‘It’s true that the sun can have some detrimental effects on Afro hair, so it’s essential to amp up the hydration during the summer season. I’d advise washing – or at least fully wetting – your hair one more time than you would usually. Even if you rinse instead of shampooing, still use conditioner or, even better, a masque. Keeping on top of your hair’s moisture levels is key to helping it stay healthy over the warmer months. Make sure you use a sulphate-free shampoo – I’d advise that everyone with ‘curlies’ to do that anyway, but it’s especially essential for the summer. Only use a sulphate shampoo every so often for a deep clean.’
‘Humidity is the amount of water or moisture in the air. Putting water on hair is kind of like pressing a reset button. When exposed to humidity, hair fibres expand, hair that has been stretched or straightened will slowly revert, and hair with curl definition will lose definition and become frizzy. Personally, I’m quite into a bit of frizziness, but I understand not everyone is. To keep it in check, you need to lock in moisture already in the hair, and keep out any moisture from the air, by applying a leave-in conditioner as a final step in your routine.’ We love Cantu Shea Butter Leave-In Conditioning Repair Cream.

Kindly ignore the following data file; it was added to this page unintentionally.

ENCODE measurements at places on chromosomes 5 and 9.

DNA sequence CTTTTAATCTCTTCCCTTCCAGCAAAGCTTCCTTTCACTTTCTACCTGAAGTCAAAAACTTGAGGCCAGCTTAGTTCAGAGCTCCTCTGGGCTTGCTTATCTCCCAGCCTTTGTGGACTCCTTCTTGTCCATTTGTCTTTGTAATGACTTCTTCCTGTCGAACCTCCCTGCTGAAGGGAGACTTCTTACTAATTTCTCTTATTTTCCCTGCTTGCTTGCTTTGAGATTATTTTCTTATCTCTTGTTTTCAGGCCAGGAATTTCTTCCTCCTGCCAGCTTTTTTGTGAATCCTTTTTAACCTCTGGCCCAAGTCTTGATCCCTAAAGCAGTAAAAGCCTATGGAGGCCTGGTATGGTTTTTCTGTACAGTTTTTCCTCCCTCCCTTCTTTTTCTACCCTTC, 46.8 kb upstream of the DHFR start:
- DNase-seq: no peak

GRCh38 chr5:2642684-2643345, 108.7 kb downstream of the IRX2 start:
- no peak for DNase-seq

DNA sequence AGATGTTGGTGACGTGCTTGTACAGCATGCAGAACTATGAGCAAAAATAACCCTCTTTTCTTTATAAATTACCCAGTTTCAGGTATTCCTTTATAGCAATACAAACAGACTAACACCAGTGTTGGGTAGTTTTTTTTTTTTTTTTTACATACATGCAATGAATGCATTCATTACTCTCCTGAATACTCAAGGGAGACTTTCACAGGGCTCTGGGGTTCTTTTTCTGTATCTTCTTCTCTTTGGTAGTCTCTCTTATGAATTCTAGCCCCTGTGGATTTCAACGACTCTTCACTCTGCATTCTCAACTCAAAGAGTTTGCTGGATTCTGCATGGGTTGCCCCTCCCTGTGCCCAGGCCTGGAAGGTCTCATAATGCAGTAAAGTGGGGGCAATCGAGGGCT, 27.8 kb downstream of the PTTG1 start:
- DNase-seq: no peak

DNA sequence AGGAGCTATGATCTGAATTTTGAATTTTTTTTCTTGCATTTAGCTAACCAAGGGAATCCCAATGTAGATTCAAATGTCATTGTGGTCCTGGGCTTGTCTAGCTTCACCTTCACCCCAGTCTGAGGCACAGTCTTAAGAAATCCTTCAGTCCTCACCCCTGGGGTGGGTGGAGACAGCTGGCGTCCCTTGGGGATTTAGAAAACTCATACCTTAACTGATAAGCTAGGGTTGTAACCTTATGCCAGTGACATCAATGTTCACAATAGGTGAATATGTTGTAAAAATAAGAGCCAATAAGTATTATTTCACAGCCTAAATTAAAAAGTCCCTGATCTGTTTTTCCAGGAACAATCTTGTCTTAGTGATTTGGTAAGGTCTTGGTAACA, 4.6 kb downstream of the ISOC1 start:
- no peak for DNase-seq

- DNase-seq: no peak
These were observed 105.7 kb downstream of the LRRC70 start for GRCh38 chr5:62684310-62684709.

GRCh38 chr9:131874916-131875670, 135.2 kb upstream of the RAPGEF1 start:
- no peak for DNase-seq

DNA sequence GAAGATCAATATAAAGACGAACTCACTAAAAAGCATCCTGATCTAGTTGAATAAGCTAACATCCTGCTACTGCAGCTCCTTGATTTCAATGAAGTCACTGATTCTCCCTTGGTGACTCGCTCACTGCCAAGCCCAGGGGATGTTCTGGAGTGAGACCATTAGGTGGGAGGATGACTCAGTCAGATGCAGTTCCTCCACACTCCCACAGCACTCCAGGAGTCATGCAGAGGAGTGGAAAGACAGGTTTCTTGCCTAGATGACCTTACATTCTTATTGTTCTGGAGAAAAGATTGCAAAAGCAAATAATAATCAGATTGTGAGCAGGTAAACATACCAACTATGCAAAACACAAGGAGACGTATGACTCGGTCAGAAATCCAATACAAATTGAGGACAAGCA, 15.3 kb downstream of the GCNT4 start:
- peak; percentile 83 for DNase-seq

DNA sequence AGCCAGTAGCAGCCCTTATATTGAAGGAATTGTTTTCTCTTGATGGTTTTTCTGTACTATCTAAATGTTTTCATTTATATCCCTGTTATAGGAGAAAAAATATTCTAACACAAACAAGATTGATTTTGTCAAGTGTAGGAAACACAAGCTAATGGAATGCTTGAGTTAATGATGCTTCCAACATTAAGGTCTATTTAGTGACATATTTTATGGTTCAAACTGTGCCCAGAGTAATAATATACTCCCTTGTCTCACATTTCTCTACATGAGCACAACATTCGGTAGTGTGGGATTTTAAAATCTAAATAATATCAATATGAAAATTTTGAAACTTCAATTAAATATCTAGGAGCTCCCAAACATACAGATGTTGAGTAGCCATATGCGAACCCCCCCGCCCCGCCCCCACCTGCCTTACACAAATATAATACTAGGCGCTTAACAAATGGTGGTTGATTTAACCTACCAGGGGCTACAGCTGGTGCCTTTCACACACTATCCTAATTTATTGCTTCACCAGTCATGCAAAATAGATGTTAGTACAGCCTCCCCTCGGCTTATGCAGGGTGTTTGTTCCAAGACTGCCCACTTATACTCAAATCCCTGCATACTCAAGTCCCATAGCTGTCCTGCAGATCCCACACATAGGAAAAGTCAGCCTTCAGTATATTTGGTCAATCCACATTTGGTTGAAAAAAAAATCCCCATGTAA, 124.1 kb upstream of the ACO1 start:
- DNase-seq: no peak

‘There isn’t one specific hairstyle, but anything protective is the way to go for the summertime. Braids, twists and faux locs are gorgeous and offer the most protection. Some people don’t like adding extensions, though, so you can opt for buns, loose ponytails, flat twists and cornrows. Although these don’t offer as much protection as other styles, they safeguard hair against the elements and keep it off your face.’
‘To be honest, Afro hair isn’t a great friend of salt or chlorine, because they can cause extreme dryness. Whether or not you wear a swimming cap, always saturate your hair in regular tap or shower water before entering the sea or a pool. Your hair will absorb that, instead of the chlorine or salt water it’s about to be exposed to. I’d also recommend applying a hair oil, which can further minimise chlorine or salt absorption. In my experience, caps don’t do all that much, but if you do choose to use one, protect your edges from the friction of the swimming cap by using Shea Moisture Jamaican Black Castor Oil Strengthen & Restore Leave-In Conditioner. Apply the treatment before putting on your cap. After swimming in a pool or the sea, wash your hair that same day with a cleansing shampoo to remove chlorine, or salt, without overly drying.’